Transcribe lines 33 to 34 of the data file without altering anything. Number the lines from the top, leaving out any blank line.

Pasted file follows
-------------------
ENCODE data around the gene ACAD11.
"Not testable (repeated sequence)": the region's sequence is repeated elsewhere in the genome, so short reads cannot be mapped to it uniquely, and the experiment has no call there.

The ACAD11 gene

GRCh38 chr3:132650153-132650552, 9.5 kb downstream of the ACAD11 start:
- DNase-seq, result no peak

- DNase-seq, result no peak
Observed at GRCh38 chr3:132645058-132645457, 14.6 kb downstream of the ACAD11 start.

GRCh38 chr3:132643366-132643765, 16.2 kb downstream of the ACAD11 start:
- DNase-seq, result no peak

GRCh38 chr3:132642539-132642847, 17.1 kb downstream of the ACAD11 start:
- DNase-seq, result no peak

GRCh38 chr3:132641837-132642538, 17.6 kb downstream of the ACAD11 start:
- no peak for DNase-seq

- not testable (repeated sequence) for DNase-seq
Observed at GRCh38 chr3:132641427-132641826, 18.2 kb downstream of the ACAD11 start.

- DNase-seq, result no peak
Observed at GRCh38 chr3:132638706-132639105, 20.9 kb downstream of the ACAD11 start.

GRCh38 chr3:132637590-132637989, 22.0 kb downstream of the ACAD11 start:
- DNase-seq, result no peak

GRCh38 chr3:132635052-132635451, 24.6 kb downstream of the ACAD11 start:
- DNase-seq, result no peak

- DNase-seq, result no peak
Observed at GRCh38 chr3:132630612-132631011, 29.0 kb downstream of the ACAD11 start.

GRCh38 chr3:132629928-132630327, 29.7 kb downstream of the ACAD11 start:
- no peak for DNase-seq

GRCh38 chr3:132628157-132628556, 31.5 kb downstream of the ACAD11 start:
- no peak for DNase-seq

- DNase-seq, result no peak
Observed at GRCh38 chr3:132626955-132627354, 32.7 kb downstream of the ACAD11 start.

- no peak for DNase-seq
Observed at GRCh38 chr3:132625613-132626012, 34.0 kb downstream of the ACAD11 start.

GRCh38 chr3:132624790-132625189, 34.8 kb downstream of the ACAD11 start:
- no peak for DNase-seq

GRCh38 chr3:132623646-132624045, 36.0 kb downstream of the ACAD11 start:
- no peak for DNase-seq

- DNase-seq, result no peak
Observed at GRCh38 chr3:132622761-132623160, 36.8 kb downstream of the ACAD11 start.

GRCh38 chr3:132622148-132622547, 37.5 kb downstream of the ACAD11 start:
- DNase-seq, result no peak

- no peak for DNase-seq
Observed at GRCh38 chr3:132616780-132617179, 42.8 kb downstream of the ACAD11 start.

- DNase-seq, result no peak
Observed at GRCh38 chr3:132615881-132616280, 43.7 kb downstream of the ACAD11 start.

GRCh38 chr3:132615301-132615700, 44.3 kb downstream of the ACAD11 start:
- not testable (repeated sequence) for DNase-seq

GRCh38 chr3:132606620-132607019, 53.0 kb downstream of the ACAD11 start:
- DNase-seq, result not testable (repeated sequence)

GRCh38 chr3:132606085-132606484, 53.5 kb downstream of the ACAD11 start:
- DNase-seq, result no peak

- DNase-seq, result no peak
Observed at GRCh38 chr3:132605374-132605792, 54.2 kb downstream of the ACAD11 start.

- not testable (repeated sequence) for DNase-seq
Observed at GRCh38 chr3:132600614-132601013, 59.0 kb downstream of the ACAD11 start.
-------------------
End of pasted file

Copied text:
- no peak for DNase-seq

GRCh38 chr3:132623646-132624045, 36.0 kb downstream of the ACAD11 start: